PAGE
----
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Who is Afraid of Black Scholes A Gentle Introduction to Quantitative Finance Day 2 July 12 th 13 th and 15 th 2013 UNIVERSIDAD NACIONAL MAYOR DE SAN MARCOS.

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Presentation on theme: "Who is Afraid of Black Scholes A Gentle Introduction to Quantitative Finance Day 2 July 12 th 13 th and 15 th 2013 UNIVERSIDAD NACIONAL MAYOR DE SAN MARCOS."— Presentation transcript:

1 Who is Afraid of Black Scholes A Gentle Introduction to Quantitative Finance Day 2 July 12 th 13 th and 15 th 2013 UNIVERSIDAD NACIONAL MAYOR DE SAN MARCOS

2 Ito Calculus Suppose the stock price evolved as Problem with this model is that the price can become negative

3 Ito Calculus A better model is that the ‘relative price’ NOT the price itself reacts to market fluctuations Q: What does this integral mean?

4 Constructing the Ito Integral We will try and construct the Ito Stochastic Integral in analogy with the Riemann-Stieltjes integral Note the function evaluation at the left end point!!! Q: In what sense does it converge?

5 Stochastic Differential Equations Consider the following Ito Integral We use the shorthand notation to write this as This is a simple example of a stochastic differential equation

6 Convergence of the Integral We have noted the integral converges in the ‘mean square sense’ To see what this means consider This means

7 Convergence of the Integral So we have (in the mean square sense) OR

8 How to Integrate? A detour into the world of Ito differential calculus Q: What is the differential of a function of a stochastic variable? e.g. If what is Is it true that in the stochastic world as well? We will see the answer is in the negative We will construct the correct Taylor Rule for functions of stochastic variables This will help us integrating such functions as well

9 Taylor Series & Ito’s Lemma Consider the Taylor expansion The change in F is given by We note that behaves like a determinist quantity that is it’s expected value as i.e. formally!!

10 Taylor Series & Ito’s Lemma We consider when So the change involves a deterministic part and a stochastic part

11 Ito’s Lemma We consider a function of a Weiner Process and consider a change in both W and t Ito’s Lemma

12 Obtain an SDE for the process We observe that So by Ito’s Lemma

13 Integration Using Ito we can derive E.g. Show that

14 Example Evaluate

15 Extension of Ito’s Lemma Consider a function of a process that itself depends on a Weiner process What is the jump in V if ?

16 Extension of Ito So we have the result

17 Example If S evolves according to GBM find the SDE for V Given

18 Stochastic Differential Equation We will now ‘solve’ some SDE Most SDE do NOT have a closed form solution We will consider some popular ones that do

19 Arithmetic Brownian Motion Consider dX=aXdt+bdW To ‘solve’ this we consider the process From extended Ito’s Lemma

20 Ito Isometry A shorthand rule when taking averages Lets find the conditional mean and variance of ABM

21 Mean and Variance of ABM We have using Ito Isometry

22 Geometric Brownian Motion The process is given by To solve this SDE we consider Using extended form of Ito we have

23 Black Scholes World The value of an option depends on the price of the underlying and time It also depends on the strike price and the time to expiry The option price further depends on the parameters of the asset price such as drift and volatility and the risk free rate of interest To summarize

24 Assumptions The underlying follows a log normal process (GBM) The risk free rate is known (it could be time dependent) Volatility and drift are known constants There are no dividends Delta hedging is done continuously No transaction costs There are no arbitrage opportunities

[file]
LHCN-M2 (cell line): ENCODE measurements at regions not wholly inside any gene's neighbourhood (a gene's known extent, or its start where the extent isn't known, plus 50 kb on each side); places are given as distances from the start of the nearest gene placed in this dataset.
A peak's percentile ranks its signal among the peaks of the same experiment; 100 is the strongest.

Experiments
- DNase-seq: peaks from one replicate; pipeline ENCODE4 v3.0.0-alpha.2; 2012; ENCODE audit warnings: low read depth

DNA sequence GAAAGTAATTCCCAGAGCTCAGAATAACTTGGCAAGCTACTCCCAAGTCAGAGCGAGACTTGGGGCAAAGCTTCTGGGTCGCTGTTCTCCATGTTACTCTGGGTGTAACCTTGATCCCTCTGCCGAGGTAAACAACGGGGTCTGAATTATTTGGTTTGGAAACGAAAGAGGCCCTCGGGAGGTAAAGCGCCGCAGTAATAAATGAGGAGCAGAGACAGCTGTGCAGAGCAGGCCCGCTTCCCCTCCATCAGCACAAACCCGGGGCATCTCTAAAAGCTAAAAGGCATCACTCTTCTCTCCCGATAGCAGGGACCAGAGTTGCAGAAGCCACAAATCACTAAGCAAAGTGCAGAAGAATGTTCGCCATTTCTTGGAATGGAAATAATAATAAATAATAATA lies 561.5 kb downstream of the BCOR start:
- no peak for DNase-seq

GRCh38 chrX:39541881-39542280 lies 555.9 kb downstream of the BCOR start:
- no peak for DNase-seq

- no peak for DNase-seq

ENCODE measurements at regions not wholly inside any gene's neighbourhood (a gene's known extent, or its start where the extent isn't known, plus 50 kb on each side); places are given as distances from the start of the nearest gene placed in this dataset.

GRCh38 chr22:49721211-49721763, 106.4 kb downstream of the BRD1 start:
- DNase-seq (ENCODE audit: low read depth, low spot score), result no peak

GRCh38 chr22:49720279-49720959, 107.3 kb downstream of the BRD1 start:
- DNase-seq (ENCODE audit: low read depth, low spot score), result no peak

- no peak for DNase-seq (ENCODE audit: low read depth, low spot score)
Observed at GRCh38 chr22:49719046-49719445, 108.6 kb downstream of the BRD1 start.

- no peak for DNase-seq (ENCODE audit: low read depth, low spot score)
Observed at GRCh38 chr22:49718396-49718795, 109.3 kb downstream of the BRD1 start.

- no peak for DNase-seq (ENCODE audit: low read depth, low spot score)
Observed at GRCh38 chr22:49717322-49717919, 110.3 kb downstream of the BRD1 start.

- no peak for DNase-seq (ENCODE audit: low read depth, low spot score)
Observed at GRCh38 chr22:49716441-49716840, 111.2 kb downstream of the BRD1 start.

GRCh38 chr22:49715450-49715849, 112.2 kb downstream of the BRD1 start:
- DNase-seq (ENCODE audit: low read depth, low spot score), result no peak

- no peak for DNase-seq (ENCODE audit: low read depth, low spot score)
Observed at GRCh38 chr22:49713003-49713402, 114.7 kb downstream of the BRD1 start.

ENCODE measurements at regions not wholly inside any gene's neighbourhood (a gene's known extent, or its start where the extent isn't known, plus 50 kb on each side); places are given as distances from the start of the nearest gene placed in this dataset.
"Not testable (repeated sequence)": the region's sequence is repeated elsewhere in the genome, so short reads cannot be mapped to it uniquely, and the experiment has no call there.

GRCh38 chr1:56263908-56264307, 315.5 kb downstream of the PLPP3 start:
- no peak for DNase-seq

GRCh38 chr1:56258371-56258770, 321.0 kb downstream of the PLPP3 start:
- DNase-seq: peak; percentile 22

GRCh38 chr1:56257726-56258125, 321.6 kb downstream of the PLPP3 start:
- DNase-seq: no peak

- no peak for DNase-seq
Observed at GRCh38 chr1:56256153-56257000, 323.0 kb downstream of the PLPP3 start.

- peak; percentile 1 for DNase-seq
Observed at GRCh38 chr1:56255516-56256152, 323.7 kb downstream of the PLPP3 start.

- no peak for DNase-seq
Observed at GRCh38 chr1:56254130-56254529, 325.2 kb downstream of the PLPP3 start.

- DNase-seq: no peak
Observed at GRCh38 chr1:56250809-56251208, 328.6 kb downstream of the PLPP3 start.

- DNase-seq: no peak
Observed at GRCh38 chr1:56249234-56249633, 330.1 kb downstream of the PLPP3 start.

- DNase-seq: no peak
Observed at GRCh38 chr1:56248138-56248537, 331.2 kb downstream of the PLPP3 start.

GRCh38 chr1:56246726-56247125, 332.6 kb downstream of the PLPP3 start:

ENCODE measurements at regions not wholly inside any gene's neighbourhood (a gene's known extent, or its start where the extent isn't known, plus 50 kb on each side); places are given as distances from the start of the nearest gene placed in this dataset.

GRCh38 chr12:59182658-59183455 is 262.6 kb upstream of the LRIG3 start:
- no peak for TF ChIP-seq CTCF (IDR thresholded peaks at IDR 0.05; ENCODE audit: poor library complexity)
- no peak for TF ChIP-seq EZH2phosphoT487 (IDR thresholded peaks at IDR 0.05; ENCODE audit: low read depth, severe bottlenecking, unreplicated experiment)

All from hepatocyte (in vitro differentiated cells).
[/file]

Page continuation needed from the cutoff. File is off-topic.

25 A Simple One Step Discrete Case

26 The Payoff

27 Short Selling

28 Hedging with the Right Amount

29 And the value is…….

30 Drift and Volatility

31 Delta Hedging How did one know the quantity of stock to short sell? Let’s re do the example: – Start with one option – And short on the stock The portfolio at the next time is worth – if the stock rises – if the stock falls

32 Delta Hedging We want these to give the same value In general we should go

33 The Stock Price Model Is out stock price model correct?

34 Derivation of Black Scholes Equation We assumed that the asset price follows Construct a portfolio with a long position in the option and a short position in some quantity of the underlying The value of this portfolio is

35 Derivation Q: How does the value of the portfolio change? Two factors: change in underlying and change in option value We hold delta fixed during this step

36 Derivation We use Ito’s lemma to find the change in the value of the portfolio The change in the option price is Hence

37 Derivation Plugging in Collecting like terms

38 Derivation We see two type of movements, deterministic i.e. those terms with dt and random i.e. those terms with dW Q: Is there a way to do away with the risk? A: Yes, choose in the right way Reducing risk is hedging, this is an example of delta-hedging

39 Derivation We pick Now the change in portfolio value is riskless and is given by

40 Derivation If we have a completely risk free change in we must be able to replicate it by investing the same amount in a risk free asset Equating the two we get

41 Black Scholes Equation We know what should be This gives us the Black Scholes Equation

42 Black Scholes Equation This is a linear parabolic PDE Note that this does not contain the drift of the underlying This is because we have exploited the perfect correlation between movements in the underlying and those in the option price.

43 Black Scholes Equation The different kinds of options valued by BS are specified by the Initial (Final) and Boundary Conditions For example for a European Call we have We will discuss BC’s later

44 Variations: Dividend Paying Stock If the underlying pays dividends the BS can be modified easily We assume that the dividend is paid continuously i.e. we receive in time Going back to the change in the value of the portfolio

45 Variations: Dividend Paying Stock The last terms represents the amount of dividend Using the same delta hedging and replication argument as before we have